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Antigone Kefala (1931 – 2022)

Antigone Kefala was a writer of poetry, fiction and memoir. Over the last fifty years from 1973, she published five poetry collections, including The Alien, Thirsty Weather, European Notebook, Absence and Fragments, the last won the 2017 Judith Wright Calanthe Award. She also published three works of fiction – The First Journey, The Island and Summer Visit and two memoir collections – Sydney Journals and Late Journals. Just a month before her death she won the 2022 Patrick White Literary Award. In addition, she published two works for children – Max: the Confessions of a Cat and Alexia. Her work appeared in many Australian literary magazines and anthologies.

There have been two significant publications about her work: Antigone Kefala: A Writer’s Journey, an anthology of reviews, essays and analytical writing edited by Vrasidas Karalis and Helen Nickas and Antigone Kefala: New Australian Modernities, edited by Elizabeth McMahon and Brigitta Olubas. The latter is a collection of papers from a mini-conference on her work and took place in 2020. Her friends, Sneja Gunew and Ivor Indyk have written extensively about her work and her place in Australian literary culture.

As well as being highly respected and widely recognised as an important Australian writer, Antigone was also a significant figure in Australia’s literary culture, being one of the few non-Anglo women of her generation to have a literary career. In addition, as the first Multicultural Arts Officer at the Australia Council during the 1980’s, she was pivotal in breaking the ground for artists and writers and personally promoted and encouraged a diverse group of practitioners. She was part of a group of intellectuals her own age – artists and writers, some of whom initially gathered around the publication of the magazine Aspect: Art and Literature produced by Rudi and Lorraine Krausman, and who were part of her social world for decades. They included academics, painters, ceramicists, writers and musicians from various European backgrounds. Antigone was known to but not really absorbed into Greek Australian culture.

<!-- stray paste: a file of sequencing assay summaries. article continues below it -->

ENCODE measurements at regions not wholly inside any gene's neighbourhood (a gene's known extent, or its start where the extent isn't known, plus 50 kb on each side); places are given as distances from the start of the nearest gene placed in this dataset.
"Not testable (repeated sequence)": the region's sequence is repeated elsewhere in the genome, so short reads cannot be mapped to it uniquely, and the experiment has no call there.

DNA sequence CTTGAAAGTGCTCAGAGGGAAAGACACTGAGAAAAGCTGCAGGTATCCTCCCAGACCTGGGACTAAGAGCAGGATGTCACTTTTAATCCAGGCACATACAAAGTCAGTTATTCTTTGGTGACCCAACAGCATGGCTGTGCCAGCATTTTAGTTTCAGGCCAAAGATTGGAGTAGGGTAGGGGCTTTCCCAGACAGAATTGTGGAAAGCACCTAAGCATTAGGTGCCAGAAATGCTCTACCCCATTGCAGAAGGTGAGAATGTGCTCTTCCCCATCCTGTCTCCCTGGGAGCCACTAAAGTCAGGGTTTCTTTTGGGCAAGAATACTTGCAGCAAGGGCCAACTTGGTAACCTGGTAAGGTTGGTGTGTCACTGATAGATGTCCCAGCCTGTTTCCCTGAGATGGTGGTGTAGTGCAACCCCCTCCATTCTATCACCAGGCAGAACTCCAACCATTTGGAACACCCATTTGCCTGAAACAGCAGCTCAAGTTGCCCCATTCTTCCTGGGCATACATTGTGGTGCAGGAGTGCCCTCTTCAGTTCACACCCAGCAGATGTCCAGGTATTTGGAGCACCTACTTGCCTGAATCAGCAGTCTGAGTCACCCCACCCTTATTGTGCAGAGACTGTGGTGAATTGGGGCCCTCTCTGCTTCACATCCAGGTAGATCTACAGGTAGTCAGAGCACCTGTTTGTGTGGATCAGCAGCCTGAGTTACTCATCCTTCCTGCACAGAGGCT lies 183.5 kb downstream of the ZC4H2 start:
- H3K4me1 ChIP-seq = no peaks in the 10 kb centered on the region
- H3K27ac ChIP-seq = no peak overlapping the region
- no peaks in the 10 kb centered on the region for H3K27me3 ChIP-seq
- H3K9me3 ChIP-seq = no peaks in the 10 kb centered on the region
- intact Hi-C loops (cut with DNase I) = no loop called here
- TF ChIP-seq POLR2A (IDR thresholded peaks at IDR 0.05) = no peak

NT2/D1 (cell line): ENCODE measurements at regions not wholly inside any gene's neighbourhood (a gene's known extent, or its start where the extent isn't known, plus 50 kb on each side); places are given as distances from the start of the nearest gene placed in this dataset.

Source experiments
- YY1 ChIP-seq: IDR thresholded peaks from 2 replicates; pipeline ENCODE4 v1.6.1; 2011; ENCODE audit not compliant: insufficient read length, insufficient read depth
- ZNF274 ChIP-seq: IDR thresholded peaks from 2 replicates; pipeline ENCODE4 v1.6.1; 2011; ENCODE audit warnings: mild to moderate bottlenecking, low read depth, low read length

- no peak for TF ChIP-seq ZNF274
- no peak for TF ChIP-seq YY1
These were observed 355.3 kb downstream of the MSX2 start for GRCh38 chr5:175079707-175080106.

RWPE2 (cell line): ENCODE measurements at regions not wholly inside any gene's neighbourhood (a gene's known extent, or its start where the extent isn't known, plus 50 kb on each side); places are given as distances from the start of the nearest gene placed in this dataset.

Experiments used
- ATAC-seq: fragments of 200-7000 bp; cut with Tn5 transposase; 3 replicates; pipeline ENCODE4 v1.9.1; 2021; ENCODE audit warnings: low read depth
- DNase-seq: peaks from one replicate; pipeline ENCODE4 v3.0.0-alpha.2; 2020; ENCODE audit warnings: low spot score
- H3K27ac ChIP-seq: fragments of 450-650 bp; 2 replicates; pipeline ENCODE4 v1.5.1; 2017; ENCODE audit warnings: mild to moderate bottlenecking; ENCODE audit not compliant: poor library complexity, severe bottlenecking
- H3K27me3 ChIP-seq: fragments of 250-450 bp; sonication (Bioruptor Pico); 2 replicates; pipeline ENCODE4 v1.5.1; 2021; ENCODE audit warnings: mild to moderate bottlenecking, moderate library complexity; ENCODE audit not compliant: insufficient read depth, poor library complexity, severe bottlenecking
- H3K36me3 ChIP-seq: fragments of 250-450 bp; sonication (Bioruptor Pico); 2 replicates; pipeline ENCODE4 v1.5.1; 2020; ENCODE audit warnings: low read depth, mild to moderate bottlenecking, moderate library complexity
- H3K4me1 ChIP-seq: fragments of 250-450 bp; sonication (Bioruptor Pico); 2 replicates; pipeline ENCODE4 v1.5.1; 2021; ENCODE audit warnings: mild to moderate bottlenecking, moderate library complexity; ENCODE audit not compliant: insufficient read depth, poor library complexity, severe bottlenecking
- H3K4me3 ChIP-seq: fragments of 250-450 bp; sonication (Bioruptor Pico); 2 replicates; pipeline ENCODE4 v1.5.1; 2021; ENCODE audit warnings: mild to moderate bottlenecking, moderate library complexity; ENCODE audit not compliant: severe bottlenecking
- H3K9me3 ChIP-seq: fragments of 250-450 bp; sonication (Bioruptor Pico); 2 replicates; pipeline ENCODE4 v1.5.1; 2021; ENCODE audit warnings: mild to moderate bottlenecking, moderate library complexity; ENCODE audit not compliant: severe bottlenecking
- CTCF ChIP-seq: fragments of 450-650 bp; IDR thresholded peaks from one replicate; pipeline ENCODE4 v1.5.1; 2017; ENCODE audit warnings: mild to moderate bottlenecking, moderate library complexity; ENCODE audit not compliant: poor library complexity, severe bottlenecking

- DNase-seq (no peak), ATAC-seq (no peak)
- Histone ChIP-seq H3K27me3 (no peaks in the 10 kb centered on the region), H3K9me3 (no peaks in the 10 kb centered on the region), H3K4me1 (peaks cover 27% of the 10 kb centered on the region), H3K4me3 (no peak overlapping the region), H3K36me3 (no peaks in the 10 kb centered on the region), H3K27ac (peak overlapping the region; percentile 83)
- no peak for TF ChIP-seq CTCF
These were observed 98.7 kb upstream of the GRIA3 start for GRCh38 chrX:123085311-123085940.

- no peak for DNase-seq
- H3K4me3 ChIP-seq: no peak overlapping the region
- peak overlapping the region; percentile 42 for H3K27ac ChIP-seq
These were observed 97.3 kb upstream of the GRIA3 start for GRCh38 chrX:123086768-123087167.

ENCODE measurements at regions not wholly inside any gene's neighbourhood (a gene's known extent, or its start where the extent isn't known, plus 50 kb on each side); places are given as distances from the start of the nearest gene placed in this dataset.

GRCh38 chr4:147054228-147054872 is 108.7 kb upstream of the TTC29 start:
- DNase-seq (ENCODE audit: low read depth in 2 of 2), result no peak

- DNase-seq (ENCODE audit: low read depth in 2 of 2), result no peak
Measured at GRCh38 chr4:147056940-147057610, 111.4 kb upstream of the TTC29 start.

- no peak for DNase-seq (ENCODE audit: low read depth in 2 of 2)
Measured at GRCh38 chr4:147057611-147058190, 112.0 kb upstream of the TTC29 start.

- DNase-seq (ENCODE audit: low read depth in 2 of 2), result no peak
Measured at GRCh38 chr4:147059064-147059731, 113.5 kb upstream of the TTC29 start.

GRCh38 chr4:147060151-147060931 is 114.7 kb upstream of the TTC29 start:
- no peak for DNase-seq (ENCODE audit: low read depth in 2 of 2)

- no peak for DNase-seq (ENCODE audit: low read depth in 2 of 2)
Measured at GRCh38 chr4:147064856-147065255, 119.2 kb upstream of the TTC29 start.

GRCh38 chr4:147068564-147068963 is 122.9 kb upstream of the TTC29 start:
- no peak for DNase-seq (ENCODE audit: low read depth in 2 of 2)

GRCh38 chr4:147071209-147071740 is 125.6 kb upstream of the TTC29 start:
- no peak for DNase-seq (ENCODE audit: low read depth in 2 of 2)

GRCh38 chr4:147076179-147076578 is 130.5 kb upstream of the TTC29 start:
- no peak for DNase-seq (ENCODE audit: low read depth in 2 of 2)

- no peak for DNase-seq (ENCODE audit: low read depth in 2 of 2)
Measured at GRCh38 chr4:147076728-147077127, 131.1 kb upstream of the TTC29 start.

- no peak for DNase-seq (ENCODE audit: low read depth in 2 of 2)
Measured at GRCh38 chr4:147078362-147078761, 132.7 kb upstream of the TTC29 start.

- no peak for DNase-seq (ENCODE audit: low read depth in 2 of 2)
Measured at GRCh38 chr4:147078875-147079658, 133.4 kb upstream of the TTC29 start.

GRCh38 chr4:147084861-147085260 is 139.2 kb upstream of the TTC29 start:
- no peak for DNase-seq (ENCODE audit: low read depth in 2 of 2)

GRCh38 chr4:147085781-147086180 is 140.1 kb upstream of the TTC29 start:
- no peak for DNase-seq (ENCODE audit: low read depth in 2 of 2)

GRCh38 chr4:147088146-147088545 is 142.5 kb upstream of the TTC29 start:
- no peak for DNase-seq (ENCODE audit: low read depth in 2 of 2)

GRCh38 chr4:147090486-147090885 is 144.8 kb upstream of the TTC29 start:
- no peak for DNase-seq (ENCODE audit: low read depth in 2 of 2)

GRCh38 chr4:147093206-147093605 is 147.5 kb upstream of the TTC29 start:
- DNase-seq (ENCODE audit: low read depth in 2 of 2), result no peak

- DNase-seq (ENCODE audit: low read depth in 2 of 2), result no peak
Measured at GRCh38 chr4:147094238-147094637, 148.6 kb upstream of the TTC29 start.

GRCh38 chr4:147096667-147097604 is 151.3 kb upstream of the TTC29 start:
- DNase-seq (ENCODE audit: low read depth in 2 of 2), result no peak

Antigone Kefala. Photograph by Anna Couani. All rights reserved.

Antigone was born in the Greek area of Braïla in Romania into a family of musicians and aspired to be an actor as a child. She was literate in Romanian, French, Greek and English and completed an MA in French in New Zealand after arriving there as an adolescent. Her family were refugees from Romania following the occupation of Romania by the Soviet Union, first escaping to Greece and living in refugee camps there. She came to Australia in 1959 and lived in inner city Sydney until her death. She started writing seriously in Sydney, being excited by the cosmopolitan urban environment and the geography of the place. She only wrote in English but her extensive reading in French and of the Modernist European writers had a significant influence on her work. She has been described as a surrealist writer but the consciousness of European modernist writing and art has been uneven amongst writers and critics in Australia, so she was often considered unique rather than occupying a place within modernist literature. She certainly saw herself in an international literary context.

Many of us, of varying ages, regarded Antigone as a friend and mentor over many decades. She had a conviction that artistic endeavours were wholly valid and worthwhile. Her personal vivaciousness, willingness to discuss and enthusiasm for cultural work were inspiring to many of us. She was keenly aware of the difficulties faced by people outside the mainstream in Australia.


In dreams begins the journey, they would say
moving the candle in the darkened room
that smelt of cherry jam and basil.
I watched their shadows moving on the walls
straining to hear the corners creaking in the dark
afraid of the black night that fell outside
in silent, feathered sheets, of the abandoned
courtyard, save for the big dogs,
and far away the well.

When darkness came they talked of Katka,
of the well, in secret voices.
Put your ear to the ground, virgin,
and hear the walls groaning out of dumb mouths.
The way down cast in mica flames,
burning unheard like eyes; wild men’s eyes,
dead men’s eyes, glazed now in veils
upon veils of stone water.

The jump, Katka has said, would bring you
to the other shore.  A land where hills and trees
are of the purest gold, where glass birds sing,
and where the air, fine powdered crystal curtains

hanging from a still blue sky, chimes in an unfelt
breeze.  And you are light, shadowless, falling
upon these fields forever petrified in silence.

Absence, Hale & Iremonger 1992

Article written by Anna Couani.